There is a 2018 documentary about the legendary Southern rock band Lynyrd Skynyrd called If I Leave Here Tomorrow, which became available on Netflix last month. I hadn’t seen it yet, but having been born and raised in Alabama, I felt like I knew enough about them and the music they wrote and performed. When I finally watched the documentary (I’ve reached the halfway point twice now, and still haven’t finished it), I was able to get a little more information as it features never before seen footage and never before published stories that made me appreciate the musicians and their art that much more.
My dad was in a classic rock band called High Noon, birthed in Mobile in the 1980’s- just like yours truly. They did a lot of cover songs, as well as original tunes, even cutting an entire album called It’s About Time. They played gigs every weekend, and would invite other musicians to pick and grin with them on stage- including members of Wet Willie (Keep on Smilin’).
Many of the stories my dad likes to recollect revolve around those times- the times before the happy accident came along and complicated those visions of almost fame. One of my favorite stories to hear involving the band is- without a doubt- my dad’s all time favorite story to tell. (I’ve heard it more than twice.) It involves a stage in Mobile, Alabama, a crowd of twenty thousand people, and the song Free Bird.
Free Bird is a song that probably almost every person on the planet has heard at least in passing. Nine minutes and eight seconds of pure, raw, hard, Southern rock. High Noon played several Skynyrd covers, but on this particular night, they took a chance. Twenty thousand mostly drunk or high (likely both) long haired Southern rock ‘n’ rollers were dancing their asses off and getting wild. Mobile’s finest approached the stage to tell High Noon- “Hey, we can’t control this crowd- wrap it up so we can all go home before it gets out of control.”
“Alright, we’ll play one more and it’s over.”
After informing the crowd this would be the final song of the evening and then everybody needed to get on home, without even introducing the song, they began playing Free Bird to an already feelin’ good crowd that, upon hearing the first chord, went absolutely ballistic. They got about twenty-two minutes into it before the cops unplugged their amps, forcing them to abruptly end the best performance to their biggest crowd of their collective music career. And that was that.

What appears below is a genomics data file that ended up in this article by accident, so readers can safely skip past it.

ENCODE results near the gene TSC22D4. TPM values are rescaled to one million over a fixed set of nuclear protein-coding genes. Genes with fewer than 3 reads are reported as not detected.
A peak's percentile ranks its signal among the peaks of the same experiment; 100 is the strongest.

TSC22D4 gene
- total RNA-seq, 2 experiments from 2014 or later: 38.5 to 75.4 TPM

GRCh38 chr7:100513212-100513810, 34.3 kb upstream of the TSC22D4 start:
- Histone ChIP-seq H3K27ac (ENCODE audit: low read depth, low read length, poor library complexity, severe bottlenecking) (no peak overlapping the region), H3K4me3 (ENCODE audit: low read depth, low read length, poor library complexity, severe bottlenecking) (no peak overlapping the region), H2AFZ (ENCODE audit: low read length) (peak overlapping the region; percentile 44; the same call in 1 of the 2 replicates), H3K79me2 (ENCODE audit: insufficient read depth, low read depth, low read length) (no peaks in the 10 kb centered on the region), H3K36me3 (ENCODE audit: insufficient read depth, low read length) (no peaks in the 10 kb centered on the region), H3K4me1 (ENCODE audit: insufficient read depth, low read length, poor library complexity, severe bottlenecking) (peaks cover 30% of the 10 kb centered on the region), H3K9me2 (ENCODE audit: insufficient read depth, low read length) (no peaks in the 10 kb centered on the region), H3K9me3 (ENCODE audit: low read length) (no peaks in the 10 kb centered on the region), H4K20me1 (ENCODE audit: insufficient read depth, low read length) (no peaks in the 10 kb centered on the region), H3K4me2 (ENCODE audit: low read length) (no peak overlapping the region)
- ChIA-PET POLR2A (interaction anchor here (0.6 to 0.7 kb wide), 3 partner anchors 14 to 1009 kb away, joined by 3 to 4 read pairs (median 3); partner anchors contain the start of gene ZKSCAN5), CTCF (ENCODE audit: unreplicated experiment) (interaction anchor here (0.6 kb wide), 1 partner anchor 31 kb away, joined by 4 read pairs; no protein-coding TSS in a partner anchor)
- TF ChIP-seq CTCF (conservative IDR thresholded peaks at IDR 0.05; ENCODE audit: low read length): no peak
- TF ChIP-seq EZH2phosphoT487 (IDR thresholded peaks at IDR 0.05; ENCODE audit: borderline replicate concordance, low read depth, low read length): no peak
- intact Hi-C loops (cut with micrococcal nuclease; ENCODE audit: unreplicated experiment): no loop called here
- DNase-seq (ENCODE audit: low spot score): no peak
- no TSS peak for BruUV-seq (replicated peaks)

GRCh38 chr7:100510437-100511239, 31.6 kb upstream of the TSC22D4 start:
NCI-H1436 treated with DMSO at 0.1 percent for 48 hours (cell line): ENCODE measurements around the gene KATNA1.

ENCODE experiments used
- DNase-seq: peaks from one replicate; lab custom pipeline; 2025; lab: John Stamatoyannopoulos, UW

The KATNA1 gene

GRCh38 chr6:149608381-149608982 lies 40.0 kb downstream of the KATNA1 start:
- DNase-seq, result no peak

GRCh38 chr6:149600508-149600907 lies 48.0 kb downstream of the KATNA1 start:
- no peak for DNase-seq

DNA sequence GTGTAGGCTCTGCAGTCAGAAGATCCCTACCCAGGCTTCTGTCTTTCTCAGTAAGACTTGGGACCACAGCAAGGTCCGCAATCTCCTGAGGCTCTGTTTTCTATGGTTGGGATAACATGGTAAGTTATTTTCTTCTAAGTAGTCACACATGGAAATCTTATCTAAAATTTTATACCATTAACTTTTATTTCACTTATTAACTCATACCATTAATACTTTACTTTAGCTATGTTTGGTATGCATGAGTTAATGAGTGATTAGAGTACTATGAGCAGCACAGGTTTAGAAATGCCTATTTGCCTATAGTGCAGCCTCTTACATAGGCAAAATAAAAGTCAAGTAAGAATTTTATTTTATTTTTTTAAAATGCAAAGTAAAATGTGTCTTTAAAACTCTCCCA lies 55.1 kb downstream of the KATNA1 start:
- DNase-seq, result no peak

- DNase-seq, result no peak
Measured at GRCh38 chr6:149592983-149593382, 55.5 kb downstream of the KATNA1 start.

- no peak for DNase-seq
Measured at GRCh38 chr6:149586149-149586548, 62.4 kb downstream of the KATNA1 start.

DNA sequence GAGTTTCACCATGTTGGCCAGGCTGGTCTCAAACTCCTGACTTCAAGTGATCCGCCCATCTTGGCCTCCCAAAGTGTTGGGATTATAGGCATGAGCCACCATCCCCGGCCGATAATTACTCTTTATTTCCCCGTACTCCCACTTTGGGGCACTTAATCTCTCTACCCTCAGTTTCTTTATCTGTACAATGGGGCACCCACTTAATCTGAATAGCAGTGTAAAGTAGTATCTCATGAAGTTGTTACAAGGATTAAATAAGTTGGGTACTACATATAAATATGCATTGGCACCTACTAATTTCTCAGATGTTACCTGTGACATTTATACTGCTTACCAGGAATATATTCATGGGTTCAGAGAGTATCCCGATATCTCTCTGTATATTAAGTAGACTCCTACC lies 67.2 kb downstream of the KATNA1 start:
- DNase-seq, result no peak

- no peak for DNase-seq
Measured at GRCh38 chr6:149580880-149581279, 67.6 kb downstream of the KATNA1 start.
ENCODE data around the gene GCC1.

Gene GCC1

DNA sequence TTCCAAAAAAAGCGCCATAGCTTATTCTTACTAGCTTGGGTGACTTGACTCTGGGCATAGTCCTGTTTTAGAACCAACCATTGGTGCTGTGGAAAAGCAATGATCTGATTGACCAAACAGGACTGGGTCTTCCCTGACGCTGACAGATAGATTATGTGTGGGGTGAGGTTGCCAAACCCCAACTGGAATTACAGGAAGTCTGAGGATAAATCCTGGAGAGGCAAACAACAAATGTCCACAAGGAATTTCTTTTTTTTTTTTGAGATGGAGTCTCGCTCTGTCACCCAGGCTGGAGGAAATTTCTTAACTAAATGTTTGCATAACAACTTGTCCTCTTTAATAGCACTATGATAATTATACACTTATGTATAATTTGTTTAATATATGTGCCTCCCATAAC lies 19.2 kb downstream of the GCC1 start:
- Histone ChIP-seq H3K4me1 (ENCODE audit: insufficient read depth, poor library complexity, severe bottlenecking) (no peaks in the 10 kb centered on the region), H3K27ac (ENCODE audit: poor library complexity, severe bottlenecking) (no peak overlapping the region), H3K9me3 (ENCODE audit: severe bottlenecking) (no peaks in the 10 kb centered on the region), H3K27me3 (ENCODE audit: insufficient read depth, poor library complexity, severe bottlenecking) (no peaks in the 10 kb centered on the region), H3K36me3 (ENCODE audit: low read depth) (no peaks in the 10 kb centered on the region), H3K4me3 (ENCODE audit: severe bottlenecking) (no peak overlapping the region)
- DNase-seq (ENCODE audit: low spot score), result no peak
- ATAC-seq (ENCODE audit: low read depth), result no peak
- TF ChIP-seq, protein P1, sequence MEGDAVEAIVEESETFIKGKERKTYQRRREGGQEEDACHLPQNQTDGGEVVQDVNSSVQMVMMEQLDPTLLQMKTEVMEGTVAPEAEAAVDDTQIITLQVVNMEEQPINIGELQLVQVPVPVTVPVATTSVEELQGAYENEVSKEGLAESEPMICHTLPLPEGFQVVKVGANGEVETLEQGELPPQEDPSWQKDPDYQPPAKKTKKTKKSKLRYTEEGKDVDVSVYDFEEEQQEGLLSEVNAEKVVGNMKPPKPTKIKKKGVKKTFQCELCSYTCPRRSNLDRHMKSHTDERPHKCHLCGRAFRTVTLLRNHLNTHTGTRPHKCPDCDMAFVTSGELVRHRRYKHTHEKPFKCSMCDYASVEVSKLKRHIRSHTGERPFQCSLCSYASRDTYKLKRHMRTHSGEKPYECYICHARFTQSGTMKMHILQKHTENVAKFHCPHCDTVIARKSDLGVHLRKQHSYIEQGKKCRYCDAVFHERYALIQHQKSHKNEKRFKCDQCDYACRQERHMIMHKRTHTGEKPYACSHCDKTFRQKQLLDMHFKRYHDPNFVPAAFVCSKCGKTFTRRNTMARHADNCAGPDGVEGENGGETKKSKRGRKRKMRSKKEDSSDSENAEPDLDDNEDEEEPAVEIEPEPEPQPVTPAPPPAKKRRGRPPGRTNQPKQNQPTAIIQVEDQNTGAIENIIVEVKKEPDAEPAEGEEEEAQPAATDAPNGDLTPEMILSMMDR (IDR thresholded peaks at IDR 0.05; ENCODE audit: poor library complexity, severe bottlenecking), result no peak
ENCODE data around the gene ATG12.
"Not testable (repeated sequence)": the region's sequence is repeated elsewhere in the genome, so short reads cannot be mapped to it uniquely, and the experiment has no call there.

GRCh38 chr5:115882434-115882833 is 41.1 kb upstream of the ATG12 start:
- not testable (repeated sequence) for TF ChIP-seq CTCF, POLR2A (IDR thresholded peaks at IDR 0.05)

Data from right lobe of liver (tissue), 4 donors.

Two and a half years passed and after my sister had been born, my mom had had enough of the parties and the drinking and the gigging and was ready to reprioritize. That’s when we moved five hours north. My ditch digging dad’s dreams of being a professional drummer for a Southern rock ‘n’ roll band were scrapped. He became a Deacon, and our lives completely changed. He didn’t know it at the time, but my mom would later settle in Jacksonville, Florida- the very birthplace of Ronnie Van Zant, the great Prophet and (forever, in my book) front-man of Skynyrd.
If I Leave Here Tomorrow allowed me to get a backstage pass to get to know a band I thought I knew well enough. I always appreciated their musical and writing abilities, but didn’t think too much about their views or personalities or personal lives. The documentary allowed a peak into this secret world of Skynyrd I hadn’t known before. I finally understood what my dad had been hyping my entire life. He had been desperately trying to get me on board this ship that I couldn’t be a part of first hand back in their hay day in the late ’70’s. I finally understood what he was talking about when he described the experiences in seeing them live (countless times). The crowd- the energy. The fact that a Rebel flag was the backdrop to a band playing for a crowd full of mixed races and faces. Based on the things I knew and studied in the classroom, this scene was confusing to me. I had always tried to get a picture in my head, but after seeing footage from the rock doc, I finally understood what I’d been missing my whole life. I also reflected on what (and who) I’ve been missing as of late.
The first half of the documentary more closely represents the South I know and love. When you are born of artists and musicians, you tend to gravitate to others like this. I’ve touched on this before, so if you’ve been reading, you know how important music is to my family and me. Something magical happens when you surround yourself with people like this- the diamonds in the rough who would rather quit school than give in and cut their hair to meet the school’s dumb requirements. We are the ones who fell through the cracks and landed in some trippy place, unknown to the others. We are the rebels with or without a cause, and either way- it don’t matter, we’re just here for a good time.
One thing that always bothered me about being born and raised here is that no matter how hard we try, we are misunderstood to anyone who was not born and raised here. It’s as though we’re trying to kill everyone with kindness, but instead give off an odor that says “We’ll kill you with guns if you trespass here.” This is not so for the overwhelming majority of us in Alabama. It sucks when one or two people have to go and pull the plug to a good time. But this is something I’m more aware of as time goes on.
I’d like to finish the documentary, and I probably will at some point. For now, I’ve reached the bit about Neil Young singing Southern Man and Ronnie Van Zant sitting at the edge of the swamp, writing a rebuttle in his mind, Sweet Home Alabama. I cried twice. Because I finally understood.
If I leave here tomorrow, would you still remember me?